Companies

NCLAT order on Essar Steel has rewritten IBC rules: Lenders

Suresh P Iyengar Mumbai | Updated on July 15, 2019 Published on July 15, 2019

Essar Steel   -  PTI

The lenders of Essar Steel have told the Supreme Court that the National Company Law Appellate Tribunal (NCLAT) has misconstrued and misinterpreted the provisions of the Insolvency and Bankruptcy Code (IBC) to such an extent that the statute itself has been literally rewritten.

In an appeal filed against the NCLAT order, the Committee of Creditors (CoC) has said the judgment has put the entire insolvency of one of the largest non-performing assets of the country under jeopardy and unsettled the otherwise settled principles of law recognising and protecting the rights of the secured creditors.

The verdict, which suffers from jurisdictional and factual errors, has also endangered the economic interests of the country, it said.

On July 4, the NCLAT had approved the ₹42,000-crore bid placed by ArcelorMittal to take over Essar Steel, but placed the secured and operational creditors on the same pedestal for distribution of the recovered money. This has led to banks suffering a higher hair cut than envisaged before.

The NCLAT has entirely altered the payment terms of the approved resolution plan without the consent of the CoC or the resolution applicant ArcelorMittal, and has taken away the CoC’s authority to approve or reject a resolution plan, said the appeal, which has been read by BusinessLine.

The NCLAT has failed to appreciate that the IBC is based on equitable treatment of different classes of creditors, and not all creditors can be treated equally irrespective of their nature of claim, it said.

In distribution of profits generated by the corporate debtor during the insolvency process, the order has erroneously held that the operational creditors should receive equal treatment as the financial creditors.

The lenders have lost interest of over ₹12,000 crore during the insolvency process on account of a moratorium, which ensured continuity in business operations and timely payment to operational creditors, it said.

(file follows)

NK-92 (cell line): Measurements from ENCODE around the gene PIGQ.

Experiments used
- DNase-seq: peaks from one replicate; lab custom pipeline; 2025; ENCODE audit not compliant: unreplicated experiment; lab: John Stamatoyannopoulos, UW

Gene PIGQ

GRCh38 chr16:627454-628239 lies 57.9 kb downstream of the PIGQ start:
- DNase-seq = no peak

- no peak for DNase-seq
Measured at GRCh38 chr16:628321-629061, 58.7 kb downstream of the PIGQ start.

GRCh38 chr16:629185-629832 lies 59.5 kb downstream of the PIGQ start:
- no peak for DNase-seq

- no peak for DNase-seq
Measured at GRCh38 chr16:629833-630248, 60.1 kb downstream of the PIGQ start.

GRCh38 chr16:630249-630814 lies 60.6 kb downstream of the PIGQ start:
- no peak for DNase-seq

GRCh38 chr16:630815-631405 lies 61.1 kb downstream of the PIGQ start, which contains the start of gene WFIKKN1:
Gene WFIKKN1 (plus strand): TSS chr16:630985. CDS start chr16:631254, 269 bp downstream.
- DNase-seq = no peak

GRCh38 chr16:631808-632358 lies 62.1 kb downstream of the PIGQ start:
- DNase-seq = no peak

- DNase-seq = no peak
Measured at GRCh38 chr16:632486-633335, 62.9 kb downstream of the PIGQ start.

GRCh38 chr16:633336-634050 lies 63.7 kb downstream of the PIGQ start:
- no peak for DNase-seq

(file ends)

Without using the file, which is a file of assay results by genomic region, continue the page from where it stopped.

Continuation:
Impact on creditors

The interpretation adopted by the NCLAT judgment will have a disastrous impact on the banking industry and expose the banks and financial institutions to grave financial distress, it said.

If no preference is given to secured creditors, they will have to enforce their individual claims at the very first instance of default, rather than adopting an approach aimed at rehabilitating viable enterprises.

Implementation of the judgment would have serious repercussions for Indian jurisdiction in the international market and gravely discourage foreign investment in India, it said.

By admitting the disputed claims of ₹14,000 crore of operational creditors, the NCLAT order has improperly exercised its jurisdiction and admitted the claims without appreciation of proper evidence or underlying documents.

The NCLAT had said that the payments made under the resolution plan would absolve the corporate debtor.

However, if such payment is lesser than the total admitted debt, then it would by no stretch of imagination settle the entire debt and take away the right of the creditors to proceed against the guarantor for the balance debt under their respective contracts of guarantee, the lenders claimed.

Published on July 15, 2019
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